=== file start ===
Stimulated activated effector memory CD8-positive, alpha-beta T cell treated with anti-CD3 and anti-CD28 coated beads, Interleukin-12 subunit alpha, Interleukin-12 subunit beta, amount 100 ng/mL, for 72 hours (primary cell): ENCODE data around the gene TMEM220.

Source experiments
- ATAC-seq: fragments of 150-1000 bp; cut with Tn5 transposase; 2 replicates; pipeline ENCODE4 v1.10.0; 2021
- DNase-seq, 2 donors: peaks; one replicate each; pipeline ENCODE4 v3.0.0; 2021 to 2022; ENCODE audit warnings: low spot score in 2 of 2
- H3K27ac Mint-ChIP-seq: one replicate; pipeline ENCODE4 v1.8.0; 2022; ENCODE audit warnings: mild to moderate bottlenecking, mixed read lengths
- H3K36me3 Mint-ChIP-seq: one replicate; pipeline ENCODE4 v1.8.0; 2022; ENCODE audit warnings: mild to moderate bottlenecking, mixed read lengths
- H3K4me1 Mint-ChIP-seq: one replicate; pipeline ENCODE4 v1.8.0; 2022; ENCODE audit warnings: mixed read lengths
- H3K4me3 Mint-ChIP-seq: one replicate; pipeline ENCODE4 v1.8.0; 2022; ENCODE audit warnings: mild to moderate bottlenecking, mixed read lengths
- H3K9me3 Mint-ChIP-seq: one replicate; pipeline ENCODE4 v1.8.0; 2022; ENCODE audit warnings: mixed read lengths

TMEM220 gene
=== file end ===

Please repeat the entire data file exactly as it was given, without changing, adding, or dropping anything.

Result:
Stimulated activated effector memory CD8-positive, alpha-beta T cell treated with anti-CD3 and anti-CD28 coated beads, Interleukin-12 subunit alpha, Interleukin-12 subunit beta, amount 100 ng/mL, for 72 hours (primary cell): ENCODE data around the gene TMEM220.

Source experiments
- ATAC-seq: fragments of 150-1000 bp; cut with Tn5 transposase; 2 replicates; pipeline ENCODE4 v1.10.0; 2021
- DNase-seq, 2 donors: peaks; one replicate each; pipeline ENCODE4 v3.0.0; 2021 to 2022; ENCODE audit warnings: low spot score in 2 of 2
- H3K27ac Mint-ChIP-seq: one replicate; pipeline ENCODE4 v1.8.0; 2022; ENCODE audit warnings: mild to moderate bottlenecking, mixed read lengths
- H3K36me3 Mint-ChIP-seq: one replicate; pipeline ENCODE4 v1.8.0; 2022; ENCODE audit warnings: mild to moderate bottlenecking, mixed read lengths
- H3K4me1 Mint-ChIP-seq: one replicate; pipeline ENCODE4 v1.8.0; 2022; ENCODE audit warnings: mixed read lengths
- H3K4me3 Mint-ChIP-seq: one replicate; pipeline ENCODE4 v1.8.0; 2022; ENCODE audit warnings: mild to moderate bottlenecking, mixed read lengths
- H3K9me3 Mint-ChIP-seq: one replicate; pipeline ENCODE4 v1.8.0; 2022; ENCODE audit warnings: mixed read lengths

TMEM220 gene